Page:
Coming to select theatres and to virtual cinemas this Friday, August 28:
Hot Docs, True/False, AFI Docs, New Orleans, Rotterdam, Durban, BlackStar, Urbanworld, Pan African, Los Angeles, Chicago, Denver, London, Indie Memphis, Woodstock, Heartland
A portrait of the pioneer behind SOUL!, the acclaimed African-American public television cultural variety show.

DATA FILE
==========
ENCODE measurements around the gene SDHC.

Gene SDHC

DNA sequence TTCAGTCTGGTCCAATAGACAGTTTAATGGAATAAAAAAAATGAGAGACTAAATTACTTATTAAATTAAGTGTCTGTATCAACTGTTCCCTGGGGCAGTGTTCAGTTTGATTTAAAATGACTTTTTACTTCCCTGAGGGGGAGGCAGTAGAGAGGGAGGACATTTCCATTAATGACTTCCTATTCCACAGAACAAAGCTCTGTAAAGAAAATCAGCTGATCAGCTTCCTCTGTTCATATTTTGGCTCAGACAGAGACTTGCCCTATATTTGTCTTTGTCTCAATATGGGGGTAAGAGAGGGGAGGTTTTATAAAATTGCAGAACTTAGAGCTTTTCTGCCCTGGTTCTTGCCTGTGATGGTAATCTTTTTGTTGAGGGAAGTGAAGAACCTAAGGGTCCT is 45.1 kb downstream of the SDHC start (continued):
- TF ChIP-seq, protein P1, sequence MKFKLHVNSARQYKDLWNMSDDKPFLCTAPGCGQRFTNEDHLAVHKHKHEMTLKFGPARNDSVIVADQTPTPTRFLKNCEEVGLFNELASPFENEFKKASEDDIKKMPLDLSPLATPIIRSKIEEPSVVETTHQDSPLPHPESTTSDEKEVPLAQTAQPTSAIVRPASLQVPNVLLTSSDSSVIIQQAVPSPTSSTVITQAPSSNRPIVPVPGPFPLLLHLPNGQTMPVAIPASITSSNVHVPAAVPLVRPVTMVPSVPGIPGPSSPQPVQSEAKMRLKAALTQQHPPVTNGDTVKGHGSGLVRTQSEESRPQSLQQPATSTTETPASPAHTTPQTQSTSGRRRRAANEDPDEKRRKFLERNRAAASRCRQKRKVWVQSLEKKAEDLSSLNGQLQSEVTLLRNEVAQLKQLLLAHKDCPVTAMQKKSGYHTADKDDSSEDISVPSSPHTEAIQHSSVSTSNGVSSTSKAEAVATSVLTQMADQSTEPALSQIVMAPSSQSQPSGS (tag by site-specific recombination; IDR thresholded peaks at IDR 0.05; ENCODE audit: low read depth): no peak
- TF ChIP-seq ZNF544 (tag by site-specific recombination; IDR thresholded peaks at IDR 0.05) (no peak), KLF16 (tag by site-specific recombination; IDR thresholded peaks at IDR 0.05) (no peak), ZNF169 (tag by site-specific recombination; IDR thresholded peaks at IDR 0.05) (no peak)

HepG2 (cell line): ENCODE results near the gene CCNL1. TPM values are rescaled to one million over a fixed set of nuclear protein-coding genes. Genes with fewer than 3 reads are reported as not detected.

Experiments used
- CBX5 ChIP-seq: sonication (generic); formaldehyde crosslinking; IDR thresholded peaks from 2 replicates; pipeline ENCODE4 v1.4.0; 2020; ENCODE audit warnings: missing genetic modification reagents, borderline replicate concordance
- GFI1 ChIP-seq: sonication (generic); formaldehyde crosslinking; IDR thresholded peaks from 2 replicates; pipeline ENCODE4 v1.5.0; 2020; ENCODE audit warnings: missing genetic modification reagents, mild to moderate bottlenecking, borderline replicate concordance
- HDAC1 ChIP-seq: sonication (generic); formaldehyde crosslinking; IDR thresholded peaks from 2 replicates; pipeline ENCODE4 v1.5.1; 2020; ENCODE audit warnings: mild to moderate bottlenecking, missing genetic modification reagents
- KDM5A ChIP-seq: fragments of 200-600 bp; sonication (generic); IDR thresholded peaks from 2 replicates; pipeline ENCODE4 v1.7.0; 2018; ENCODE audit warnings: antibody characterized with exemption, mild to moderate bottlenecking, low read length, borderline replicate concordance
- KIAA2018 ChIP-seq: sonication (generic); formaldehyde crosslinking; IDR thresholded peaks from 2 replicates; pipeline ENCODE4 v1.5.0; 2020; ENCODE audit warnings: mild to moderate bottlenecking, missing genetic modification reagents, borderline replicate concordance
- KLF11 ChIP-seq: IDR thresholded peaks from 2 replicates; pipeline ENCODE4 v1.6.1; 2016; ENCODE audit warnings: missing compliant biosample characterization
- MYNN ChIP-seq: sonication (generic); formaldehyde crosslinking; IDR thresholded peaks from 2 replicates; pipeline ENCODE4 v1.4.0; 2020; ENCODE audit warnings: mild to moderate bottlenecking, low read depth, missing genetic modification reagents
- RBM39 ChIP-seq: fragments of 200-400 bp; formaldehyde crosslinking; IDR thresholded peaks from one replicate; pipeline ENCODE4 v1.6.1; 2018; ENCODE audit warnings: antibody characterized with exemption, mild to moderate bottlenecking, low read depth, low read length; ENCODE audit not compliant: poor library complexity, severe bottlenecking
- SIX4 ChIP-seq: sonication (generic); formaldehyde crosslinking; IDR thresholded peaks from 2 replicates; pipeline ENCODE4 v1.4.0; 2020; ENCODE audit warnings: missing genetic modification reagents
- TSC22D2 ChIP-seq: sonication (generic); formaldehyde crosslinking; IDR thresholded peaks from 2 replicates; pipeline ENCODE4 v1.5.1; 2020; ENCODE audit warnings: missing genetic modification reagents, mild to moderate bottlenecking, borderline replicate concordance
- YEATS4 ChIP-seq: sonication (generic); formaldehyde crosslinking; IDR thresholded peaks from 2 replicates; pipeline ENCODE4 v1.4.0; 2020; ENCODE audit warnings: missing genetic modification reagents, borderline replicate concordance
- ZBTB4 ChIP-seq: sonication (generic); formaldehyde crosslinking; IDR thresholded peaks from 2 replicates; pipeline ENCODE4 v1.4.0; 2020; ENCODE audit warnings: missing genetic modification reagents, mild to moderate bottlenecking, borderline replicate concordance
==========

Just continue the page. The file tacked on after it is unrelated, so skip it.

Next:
Between 1968-1973, NYC’s public television station produced SOUL!, a weekly performance-oriented variety program made by and primarily for African-American audiences. The show quickly grew in popularity, drawing regular viewership by more than half of African-American households across the nation. At the heart of SOUL! was its creator and host, Ellis Haizlip, whose forward thinking approach to shining the spotlight on Black culture introduced audiences to a wide range of artists and thinkers, from popular singers and avant-garde jazz performers to outspoken poets and controversial political activists. Haizlip emerges as an intriguing, singular figure, an openly gay man who rejected the showboating of the traditional host role but whose insightful interviewing skills and curatorial acumen gave the program its revolutionary edge. Here, his niece, Melissa Haizlip, crafts an illuminating and fascinating portrait not only of her uncle, but of his landmark program, fondly remembered by a generation influenced by its positive representation and message of uplift and excellence – but largely unknown to viewers who came of age after 1973, when political pressures from the Nixon administration forced its cancellation. This portrait, with its extensive footage from the show, helps re-establish SOUL!’s vital position in cultural history.